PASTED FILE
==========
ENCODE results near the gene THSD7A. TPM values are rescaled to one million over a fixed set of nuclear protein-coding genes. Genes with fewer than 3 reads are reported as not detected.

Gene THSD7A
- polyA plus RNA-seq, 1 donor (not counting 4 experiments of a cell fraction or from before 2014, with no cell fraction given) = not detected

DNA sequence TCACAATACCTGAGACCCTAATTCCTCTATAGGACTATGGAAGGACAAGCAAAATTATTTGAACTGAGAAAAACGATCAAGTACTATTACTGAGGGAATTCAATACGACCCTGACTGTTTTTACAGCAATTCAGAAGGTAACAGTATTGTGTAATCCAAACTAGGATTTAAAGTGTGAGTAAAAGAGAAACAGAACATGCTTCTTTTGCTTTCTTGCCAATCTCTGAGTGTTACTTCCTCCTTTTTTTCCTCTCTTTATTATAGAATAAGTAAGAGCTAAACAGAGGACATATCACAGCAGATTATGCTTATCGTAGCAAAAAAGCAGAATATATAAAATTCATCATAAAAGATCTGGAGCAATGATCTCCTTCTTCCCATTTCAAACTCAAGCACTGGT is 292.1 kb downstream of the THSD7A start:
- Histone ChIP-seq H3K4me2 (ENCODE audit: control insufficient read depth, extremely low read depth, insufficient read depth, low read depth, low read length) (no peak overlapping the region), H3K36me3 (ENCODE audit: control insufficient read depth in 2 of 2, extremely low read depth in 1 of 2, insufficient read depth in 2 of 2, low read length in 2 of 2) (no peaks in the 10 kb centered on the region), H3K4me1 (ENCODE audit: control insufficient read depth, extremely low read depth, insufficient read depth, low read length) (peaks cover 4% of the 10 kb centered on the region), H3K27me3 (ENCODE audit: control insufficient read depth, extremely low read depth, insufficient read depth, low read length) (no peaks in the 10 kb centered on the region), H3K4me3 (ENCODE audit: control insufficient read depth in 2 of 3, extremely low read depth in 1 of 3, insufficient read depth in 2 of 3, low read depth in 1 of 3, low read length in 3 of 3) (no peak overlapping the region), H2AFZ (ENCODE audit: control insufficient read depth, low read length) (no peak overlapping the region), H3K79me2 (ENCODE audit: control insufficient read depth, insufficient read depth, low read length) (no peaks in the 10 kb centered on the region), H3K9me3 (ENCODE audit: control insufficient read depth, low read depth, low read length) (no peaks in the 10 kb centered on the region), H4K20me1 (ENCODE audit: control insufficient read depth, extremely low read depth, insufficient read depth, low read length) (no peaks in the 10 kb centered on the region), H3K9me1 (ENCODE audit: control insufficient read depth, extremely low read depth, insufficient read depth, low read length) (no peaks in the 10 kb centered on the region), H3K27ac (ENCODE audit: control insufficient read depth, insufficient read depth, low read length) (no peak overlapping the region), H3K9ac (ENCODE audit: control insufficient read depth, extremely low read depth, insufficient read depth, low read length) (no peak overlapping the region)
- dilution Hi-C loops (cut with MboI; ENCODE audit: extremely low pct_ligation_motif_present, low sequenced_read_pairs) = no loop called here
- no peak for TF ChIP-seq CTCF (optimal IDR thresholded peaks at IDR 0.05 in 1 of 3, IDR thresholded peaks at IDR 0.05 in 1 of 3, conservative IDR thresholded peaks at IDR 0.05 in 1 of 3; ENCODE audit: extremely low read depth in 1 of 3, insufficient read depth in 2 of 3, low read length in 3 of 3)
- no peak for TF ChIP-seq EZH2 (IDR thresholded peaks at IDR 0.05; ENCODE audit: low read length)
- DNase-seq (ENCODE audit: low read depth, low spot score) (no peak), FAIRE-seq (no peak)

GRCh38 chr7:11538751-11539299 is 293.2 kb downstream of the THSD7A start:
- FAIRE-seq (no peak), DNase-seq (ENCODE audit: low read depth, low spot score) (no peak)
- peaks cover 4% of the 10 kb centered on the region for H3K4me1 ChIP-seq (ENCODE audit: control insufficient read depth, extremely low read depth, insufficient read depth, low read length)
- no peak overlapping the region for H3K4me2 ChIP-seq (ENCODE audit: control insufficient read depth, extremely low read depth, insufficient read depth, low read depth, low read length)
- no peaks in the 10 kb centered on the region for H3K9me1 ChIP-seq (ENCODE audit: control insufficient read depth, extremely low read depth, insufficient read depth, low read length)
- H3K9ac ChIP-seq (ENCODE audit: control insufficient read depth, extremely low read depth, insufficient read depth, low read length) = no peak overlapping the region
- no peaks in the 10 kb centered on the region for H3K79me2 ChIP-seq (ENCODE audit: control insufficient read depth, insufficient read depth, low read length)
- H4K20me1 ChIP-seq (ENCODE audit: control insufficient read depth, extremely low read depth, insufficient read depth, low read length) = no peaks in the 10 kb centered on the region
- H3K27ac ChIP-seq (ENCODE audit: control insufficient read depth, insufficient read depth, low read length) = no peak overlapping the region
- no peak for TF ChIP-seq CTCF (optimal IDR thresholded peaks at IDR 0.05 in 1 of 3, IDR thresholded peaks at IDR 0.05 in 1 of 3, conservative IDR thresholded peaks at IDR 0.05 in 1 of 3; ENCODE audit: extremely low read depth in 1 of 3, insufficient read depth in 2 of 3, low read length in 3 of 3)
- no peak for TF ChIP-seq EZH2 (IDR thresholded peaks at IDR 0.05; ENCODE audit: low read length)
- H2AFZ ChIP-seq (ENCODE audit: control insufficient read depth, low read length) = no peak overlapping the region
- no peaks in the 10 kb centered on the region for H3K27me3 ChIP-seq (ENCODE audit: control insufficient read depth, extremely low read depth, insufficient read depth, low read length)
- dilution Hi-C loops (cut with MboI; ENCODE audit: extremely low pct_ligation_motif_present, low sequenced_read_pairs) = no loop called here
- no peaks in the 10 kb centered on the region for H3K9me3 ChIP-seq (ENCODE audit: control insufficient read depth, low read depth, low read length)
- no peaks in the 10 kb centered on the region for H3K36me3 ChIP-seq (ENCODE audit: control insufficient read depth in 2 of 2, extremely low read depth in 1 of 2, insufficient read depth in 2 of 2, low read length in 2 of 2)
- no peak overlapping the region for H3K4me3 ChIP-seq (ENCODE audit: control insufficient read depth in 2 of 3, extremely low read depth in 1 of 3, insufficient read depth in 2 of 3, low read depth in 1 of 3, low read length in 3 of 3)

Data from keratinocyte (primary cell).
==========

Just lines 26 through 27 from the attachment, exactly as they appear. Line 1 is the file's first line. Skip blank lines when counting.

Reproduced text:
- no peak overlapping the region for H3K4me3 ChIP-seq (ENCODE audit: control insufficient read depth in 2 of 3, extremely low read depth in 1 of 3, insufficient read depth in 2 of 3, low read depth in 1 of 3, low read length in 3 of 3)

Data from keratinocyte (primary cell).